Sure, the lottery game probably appeals to a certain juvenile instinct in the players (which is what I'd personally have a bigger problem with), but I doubt that this rises to the level of a conspiracy to bilk money from players who are too young to collect the potential purse from playing. It's just a bit of Vegas seeping into the respectable, honest, dependable investm^H^H^H^H^H^H^Hlottery industry.

    And besides, *$4* for one in 260 kiloChances??? Thanks, but I'll stick to baiting reckless drivers to chase me down and assault me so I can sue them.

  • by bobdotorg ( 598873 ) on Tuesday March 04, 2003 @05:56PM (#5436399)
    How about bundling an X rated video game with a pack of condoms. Name of the game: 'Plan B'.
  • Thank you! (Score:5, Funny)

    by spoonist ( 32012 ) on Tuesday March 04, 2003 @05:56PM (#5436405) Journal

    Dear Connecticut State Lottery,

    I would like to sincerely thank you. For quite some time now, I've wanted to hone my reverse engineering skills to a very fine edge. Lately, though, I have lacked motivation.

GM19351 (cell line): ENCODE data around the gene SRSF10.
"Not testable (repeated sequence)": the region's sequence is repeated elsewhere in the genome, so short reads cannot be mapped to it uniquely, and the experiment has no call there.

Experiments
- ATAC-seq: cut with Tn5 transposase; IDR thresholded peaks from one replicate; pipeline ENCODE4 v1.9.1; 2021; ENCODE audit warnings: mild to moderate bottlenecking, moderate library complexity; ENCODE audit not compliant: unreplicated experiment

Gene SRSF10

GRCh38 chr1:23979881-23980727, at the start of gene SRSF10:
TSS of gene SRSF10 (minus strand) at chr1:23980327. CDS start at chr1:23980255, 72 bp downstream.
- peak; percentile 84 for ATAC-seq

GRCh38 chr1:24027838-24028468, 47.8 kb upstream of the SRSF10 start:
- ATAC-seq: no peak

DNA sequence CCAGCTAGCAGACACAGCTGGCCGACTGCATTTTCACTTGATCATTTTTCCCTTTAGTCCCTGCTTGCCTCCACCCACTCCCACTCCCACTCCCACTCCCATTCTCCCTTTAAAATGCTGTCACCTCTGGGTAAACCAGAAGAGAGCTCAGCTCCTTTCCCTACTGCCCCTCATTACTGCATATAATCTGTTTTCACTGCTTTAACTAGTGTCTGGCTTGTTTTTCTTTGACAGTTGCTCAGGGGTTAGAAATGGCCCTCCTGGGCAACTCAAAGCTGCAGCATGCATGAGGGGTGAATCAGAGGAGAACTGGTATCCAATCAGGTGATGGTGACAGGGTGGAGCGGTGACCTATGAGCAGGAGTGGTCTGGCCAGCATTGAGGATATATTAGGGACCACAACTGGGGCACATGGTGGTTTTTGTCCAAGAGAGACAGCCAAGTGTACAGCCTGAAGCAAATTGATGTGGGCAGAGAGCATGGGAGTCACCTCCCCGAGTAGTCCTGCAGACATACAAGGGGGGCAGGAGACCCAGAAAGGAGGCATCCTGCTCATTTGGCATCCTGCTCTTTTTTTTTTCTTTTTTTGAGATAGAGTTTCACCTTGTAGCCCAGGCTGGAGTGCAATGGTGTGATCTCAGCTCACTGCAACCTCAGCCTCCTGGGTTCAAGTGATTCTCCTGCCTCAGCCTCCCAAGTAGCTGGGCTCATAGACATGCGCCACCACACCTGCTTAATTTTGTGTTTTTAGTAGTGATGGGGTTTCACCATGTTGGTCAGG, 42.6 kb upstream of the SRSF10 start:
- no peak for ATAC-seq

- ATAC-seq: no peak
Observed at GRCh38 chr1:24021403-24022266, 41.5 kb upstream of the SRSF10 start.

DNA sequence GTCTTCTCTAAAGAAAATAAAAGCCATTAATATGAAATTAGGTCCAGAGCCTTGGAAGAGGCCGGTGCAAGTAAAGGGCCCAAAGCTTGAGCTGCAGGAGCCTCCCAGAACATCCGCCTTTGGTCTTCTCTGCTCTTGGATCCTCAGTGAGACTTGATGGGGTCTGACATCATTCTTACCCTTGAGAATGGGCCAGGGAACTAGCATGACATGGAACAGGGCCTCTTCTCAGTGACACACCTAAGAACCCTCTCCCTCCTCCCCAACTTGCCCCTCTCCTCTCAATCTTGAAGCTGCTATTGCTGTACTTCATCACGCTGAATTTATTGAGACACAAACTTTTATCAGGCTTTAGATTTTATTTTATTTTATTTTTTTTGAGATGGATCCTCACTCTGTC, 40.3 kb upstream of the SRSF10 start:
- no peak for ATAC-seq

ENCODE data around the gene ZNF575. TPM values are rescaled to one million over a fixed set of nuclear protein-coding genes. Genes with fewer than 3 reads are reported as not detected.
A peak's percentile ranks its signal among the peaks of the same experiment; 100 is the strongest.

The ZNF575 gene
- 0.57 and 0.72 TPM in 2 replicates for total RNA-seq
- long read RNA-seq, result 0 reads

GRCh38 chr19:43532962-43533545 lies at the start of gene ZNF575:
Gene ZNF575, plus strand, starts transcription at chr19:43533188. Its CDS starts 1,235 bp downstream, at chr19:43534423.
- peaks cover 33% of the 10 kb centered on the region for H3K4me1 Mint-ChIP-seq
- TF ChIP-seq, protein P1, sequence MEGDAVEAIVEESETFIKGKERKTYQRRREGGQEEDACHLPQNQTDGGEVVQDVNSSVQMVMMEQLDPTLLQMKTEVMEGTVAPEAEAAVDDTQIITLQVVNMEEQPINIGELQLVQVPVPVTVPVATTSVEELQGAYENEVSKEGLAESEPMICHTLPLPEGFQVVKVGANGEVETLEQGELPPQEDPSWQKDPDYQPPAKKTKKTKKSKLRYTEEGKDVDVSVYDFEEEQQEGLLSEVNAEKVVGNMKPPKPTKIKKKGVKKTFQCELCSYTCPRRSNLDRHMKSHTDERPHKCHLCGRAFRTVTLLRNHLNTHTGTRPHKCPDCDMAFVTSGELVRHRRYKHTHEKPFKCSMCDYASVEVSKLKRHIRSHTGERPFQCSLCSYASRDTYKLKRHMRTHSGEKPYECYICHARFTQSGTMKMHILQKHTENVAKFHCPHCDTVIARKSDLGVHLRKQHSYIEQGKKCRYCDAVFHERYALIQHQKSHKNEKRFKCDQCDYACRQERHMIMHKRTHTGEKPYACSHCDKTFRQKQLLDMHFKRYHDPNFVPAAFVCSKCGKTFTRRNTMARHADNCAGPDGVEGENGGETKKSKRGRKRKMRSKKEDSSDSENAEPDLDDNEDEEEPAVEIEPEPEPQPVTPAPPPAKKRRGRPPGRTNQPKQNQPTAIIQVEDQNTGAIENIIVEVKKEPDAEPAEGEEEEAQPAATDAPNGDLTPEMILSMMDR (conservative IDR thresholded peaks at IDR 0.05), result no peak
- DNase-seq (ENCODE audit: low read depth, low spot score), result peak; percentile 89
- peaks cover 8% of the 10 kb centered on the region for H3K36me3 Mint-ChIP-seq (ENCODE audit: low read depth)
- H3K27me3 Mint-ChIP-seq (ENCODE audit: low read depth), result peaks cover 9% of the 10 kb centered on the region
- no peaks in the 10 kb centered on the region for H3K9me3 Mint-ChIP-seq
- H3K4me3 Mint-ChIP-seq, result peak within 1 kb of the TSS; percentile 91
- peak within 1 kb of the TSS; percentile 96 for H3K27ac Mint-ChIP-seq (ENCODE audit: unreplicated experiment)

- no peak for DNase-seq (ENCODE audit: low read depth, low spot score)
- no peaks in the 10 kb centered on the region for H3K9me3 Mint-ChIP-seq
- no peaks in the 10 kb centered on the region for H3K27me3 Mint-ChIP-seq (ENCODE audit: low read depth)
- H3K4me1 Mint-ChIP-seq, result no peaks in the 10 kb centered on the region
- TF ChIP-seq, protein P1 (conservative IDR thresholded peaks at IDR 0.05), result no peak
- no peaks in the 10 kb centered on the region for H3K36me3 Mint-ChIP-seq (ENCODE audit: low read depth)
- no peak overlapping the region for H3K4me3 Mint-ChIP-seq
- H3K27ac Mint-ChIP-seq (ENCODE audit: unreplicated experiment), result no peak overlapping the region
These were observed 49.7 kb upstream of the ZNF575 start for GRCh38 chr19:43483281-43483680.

For a while, I dabbled in reverse engineering on-line gambling software. However, depositing money in some shady off-shore bank first really put a wet blanket on my enthusiasm.

    This announcement has rekindled my desire to expand my reverse engineering capabilities. I look forward to practicing on your software.

    Thank you.


  • Been there done that, played the card games... There is no chance of cheating, since the card is verified just like any other lottery card. The key determines how the games plays and shows you what you win (or not win). Even if you don't enter the correct key while playing the game and win the 25k on your computer, you are never going to collect it...